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Which Light Source Should You Choose For Your Microscope

So what is the best way to illuminate your microscope. This all depends on the type of product you have and the main applications. Here we look at the most common forms and when and where they are used.

 
PRLog - Jul. 16, 2012 - There are a number of different ways to illuminate a microscope and there are also many pros and cons associated with the various forms of light source. Let's examine these and show the benefits and disadvantages for each.

The Tungsten Standard

Most student microscopes today come prepared with a tungsten method of illumination.  This is the standard form and a tungsten bulb is the cheapest and most common type of bulb used.

Tungsten microscope illumination has its pros and cons. First of all they are relatively inexpensive and asy to find and replace. They will also give a well defined and overall good viewing light. However, these products will produce a large amount of heat are not very long lasting and will have a low eye relief.

Halogen - does brighter and hotter mean better

Halogen bulbs for microscope illumination were introduced in the 1950s as a combination lamp so-named 'tungsten-halogen'.  This lamp was very bright and allowed for confocal imaging.  A pinhole was used to focus the light beam onto the target, thus making for sharper images.

In the 1980's, the halogen bulb was standard equipment for several brands of research microscopes.  Later, in the new millennium, a form of microscope called a microprobe, was introduced using halogen lamps. This allowed for the elemental and isotopic analysis of solid objects.

Halogens are being used today in a variety of microscopes, from stereomicroscope products, used in scrutinizing larger solid objects (as in forensics) and also in high power microscopes used for viewing much smaller objects in more detail.  Petrologists (those who study rocks and crystals), use halogen lamps in their microscopes to bring out the structures of thinly sliced fragments.  Pathologists examining dead tissue can also benefit greatly from using this bright form of illumination.

Halogen bulbs have a supposed long life.  They are also claimed to have a more energy efficient beam.  However, the trade-off would be the heat they generate.  An illumination mount must be specially constructed to keep the heat away from the specimen observed and special heat sinks built into the illumination mount aides in relieving the microscope's user from this excessive heat.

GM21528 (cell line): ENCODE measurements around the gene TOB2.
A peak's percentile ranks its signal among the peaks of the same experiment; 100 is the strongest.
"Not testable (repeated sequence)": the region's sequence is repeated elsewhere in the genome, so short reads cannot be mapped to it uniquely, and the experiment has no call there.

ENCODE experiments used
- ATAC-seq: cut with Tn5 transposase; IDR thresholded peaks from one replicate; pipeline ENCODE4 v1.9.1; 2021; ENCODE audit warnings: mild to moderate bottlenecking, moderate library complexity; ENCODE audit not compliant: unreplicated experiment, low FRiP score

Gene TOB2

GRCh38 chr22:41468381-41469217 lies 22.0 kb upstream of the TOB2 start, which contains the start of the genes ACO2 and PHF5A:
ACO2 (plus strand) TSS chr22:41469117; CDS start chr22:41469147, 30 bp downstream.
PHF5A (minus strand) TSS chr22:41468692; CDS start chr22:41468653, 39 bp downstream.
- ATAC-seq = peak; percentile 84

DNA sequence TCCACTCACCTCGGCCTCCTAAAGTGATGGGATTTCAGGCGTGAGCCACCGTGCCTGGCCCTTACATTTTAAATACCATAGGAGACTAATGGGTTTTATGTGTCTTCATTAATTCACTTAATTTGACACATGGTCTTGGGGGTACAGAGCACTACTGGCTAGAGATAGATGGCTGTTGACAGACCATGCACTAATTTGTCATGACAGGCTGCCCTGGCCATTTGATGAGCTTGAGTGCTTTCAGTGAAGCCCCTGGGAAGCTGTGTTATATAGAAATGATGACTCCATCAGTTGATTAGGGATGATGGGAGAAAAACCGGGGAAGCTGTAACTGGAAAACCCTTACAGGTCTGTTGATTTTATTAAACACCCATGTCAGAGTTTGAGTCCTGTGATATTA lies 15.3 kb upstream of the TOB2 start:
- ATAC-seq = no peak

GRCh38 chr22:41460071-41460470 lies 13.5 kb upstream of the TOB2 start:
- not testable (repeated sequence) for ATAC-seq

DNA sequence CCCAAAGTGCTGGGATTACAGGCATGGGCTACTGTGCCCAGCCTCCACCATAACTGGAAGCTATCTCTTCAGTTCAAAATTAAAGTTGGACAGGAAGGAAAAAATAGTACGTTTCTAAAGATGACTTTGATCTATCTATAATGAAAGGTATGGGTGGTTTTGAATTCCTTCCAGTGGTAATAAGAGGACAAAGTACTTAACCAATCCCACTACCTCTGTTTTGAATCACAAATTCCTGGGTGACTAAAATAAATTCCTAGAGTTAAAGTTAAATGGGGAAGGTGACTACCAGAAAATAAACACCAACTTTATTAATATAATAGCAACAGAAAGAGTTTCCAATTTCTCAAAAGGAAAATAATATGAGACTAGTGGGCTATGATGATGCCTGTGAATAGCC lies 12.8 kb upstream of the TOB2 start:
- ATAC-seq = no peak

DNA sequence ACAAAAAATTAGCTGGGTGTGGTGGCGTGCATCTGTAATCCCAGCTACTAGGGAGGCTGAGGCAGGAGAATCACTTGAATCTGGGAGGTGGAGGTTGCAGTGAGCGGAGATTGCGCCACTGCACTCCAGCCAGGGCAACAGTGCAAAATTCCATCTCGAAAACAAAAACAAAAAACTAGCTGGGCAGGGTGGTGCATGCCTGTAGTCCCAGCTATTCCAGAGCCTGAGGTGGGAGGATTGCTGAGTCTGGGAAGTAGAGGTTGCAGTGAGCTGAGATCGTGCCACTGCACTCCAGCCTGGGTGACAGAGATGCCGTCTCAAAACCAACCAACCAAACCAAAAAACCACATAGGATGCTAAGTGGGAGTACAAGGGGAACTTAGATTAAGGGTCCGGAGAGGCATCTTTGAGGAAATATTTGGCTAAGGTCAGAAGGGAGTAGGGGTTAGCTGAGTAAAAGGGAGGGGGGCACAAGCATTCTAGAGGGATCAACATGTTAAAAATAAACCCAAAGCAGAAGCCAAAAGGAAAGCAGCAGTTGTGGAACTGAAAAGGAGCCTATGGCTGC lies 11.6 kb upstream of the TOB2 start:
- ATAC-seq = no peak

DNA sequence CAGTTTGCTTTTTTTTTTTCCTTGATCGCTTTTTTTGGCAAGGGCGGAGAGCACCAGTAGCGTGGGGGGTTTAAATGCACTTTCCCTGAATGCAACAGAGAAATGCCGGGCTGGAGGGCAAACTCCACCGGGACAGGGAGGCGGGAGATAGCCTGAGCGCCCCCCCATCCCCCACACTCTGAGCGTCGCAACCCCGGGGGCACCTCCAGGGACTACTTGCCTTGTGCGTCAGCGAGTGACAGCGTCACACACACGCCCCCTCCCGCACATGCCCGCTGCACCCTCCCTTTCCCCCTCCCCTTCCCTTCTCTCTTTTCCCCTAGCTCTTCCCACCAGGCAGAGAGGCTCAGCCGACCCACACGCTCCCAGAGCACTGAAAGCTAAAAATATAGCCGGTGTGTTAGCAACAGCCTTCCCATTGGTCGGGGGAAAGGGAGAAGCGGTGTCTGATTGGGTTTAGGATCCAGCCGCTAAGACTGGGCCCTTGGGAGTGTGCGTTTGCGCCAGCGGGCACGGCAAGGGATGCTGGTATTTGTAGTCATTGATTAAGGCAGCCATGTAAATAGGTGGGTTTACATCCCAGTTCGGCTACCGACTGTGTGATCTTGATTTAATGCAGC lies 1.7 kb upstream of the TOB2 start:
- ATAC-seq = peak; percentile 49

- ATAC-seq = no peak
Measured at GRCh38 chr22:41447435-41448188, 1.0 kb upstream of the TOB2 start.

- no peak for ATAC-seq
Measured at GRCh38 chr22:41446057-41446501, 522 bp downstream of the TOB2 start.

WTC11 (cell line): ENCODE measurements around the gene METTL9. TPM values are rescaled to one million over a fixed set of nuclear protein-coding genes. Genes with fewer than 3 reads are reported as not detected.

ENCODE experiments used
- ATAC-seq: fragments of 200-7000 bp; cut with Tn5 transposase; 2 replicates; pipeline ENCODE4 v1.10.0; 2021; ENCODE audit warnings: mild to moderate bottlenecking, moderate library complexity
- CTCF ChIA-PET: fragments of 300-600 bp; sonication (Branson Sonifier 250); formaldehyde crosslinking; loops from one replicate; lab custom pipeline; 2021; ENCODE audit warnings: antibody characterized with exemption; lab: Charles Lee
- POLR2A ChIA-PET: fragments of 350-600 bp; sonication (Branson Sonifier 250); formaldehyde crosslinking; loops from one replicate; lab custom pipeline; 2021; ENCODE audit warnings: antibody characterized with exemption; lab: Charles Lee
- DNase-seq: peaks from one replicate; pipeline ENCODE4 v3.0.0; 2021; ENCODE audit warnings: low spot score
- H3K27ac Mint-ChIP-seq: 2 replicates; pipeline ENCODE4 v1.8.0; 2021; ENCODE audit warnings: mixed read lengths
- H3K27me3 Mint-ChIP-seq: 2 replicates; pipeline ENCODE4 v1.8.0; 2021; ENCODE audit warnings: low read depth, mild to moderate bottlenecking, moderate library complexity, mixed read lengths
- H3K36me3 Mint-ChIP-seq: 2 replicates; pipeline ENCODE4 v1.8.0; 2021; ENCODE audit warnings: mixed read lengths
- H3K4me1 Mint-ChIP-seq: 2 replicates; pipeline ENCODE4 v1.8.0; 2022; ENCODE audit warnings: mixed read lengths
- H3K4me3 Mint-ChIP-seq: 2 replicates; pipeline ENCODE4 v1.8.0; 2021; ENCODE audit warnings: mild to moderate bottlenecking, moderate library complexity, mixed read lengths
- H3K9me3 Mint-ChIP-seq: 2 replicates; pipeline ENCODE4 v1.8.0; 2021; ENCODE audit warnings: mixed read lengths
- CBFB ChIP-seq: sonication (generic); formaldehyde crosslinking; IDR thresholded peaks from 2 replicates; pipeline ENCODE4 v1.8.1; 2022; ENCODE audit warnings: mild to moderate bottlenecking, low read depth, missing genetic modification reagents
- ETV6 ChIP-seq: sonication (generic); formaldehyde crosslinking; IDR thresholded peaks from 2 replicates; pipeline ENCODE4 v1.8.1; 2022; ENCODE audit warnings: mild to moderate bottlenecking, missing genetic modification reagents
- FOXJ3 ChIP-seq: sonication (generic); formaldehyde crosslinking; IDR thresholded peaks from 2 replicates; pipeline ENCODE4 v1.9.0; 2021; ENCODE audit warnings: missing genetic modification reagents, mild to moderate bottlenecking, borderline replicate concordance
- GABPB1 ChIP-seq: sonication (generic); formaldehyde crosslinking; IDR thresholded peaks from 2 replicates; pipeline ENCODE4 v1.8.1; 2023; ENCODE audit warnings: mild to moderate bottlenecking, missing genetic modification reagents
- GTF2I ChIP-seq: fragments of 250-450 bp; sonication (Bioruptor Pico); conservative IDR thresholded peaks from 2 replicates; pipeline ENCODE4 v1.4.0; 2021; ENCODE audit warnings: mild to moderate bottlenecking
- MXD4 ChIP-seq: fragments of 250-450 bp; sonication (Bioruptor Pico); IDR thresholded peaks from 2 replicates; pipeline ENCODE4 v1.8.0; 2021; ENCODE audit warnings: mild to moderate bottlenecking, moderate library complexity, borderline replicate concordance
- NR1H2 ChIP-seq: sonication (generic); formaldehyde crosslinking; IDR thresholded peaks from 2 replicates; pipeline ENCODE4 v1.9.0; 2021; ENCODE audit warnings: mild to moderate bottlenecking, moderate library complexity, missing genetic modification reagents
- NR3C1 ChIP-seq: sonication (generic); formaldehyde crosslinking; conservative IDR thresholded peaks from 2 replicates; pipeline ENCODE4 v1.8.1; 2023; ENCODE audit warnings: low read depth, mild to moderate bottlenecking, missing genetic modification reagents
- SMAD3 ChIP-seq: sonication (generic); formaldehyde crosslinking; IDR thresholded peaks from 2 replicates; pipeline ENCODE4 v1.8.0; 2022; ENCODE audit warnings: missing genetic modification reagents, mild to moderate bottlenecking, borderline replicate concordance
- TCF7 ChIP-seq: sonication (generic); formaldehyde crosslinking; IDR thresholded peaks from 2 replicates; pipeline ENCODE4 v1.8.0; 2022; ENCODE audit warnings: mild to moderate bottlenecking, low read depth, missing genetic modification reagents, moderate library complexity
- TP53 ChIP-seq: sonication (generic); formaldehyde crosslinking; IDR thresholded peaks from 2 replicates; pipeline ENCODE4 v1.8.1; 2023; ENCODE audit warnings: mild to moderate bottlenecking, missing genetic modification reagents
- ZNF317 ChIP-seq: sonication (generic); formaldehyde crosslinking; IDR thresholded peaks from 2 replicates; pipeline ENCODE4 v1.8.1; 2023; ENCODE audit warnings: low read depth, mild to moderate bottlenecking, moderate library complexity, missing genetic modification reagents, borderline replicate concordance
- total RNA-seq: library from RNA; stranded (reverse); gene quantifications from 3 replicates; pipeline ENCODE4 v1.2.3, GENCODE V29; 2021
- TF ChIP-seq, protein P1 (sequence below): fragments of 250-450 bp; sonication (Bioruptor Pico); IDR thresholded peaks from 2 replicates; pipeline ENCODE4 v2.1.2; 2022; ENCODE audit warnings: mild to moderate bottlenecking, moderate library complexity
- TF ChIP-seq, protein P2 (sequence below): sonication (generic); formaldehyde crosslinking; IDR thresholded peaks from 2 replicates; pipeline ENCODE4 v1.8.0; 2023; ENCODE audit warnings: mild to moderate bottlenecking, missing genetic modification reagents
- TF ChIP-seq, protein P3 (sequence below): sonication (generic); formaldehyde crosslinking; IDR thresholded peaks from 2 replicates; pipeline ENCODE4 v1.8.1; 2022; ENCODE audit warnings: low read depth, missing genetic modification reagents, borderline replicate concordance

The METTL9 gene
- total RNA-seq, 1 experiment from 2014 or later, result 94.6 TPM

A halogen light source for microscopy is excellent for viewing hidden structures in substrates of liquid, tissue, and crystals.  The heat generated by these bright bulbs may have an adverse effect on living organisms and tissue, so halogen bulbs are not recommended for a standard microscope. However, they will give an overall good performance for specimen viewing when a very bright light source is needed.

LED Illumination

Even though LED's were actually developed over a century ago, LED microscope illumination has been used at a high-quality level for little over a decade. At first, LED lamps were prohibitively expensive, but now are very cheap to manufacture and readily available.

The lamp can be used in a wide variety of microscopes.  For wide field viewing there can be no comparison to the crisp images that LED lamps provide.  Beside their long life, the lamp gives off very little heat, so living organisms will not be harmed by this ideal light source.

Microscopes such as the inverted model would benefit from microscope illumination.  Crystallographers need light at a certain wavelength (or even polarized light) and white LEDs, Superflux LEDs, or even color emitting LEDs all have their place in his field.

This microscope illumination has also been developed for fiber optics.  The LED's are mounted in a separate box, and the fiber optic line goes to the microscope.  This box has settings on the front to either dial down or dial up the light.  This is very convenient for the observer, as they have control over the illumination amount.

Fluorescent microscopy leapt ahead because of the invention of this light source.  Blue and ultra-violet wavelengths excite fluorophores in special dyes to bring out in sharp relief the structures of the specimen not seen in visible light. This has been a boon for those working in Virology and Histology, for the identification of such organisms as HIV, or HPV.

All microscopes that use electro-illumination will benefit with this lighting. It is cheap, affordable, and long lasting.  The brightness depends on the power input, so the amount of energy used is actually in your hands.  LED microscope illumination is indeed the wavelength of the future!

To find out about LED light sources and other related products take a look at http://microscopelight.co.uk/

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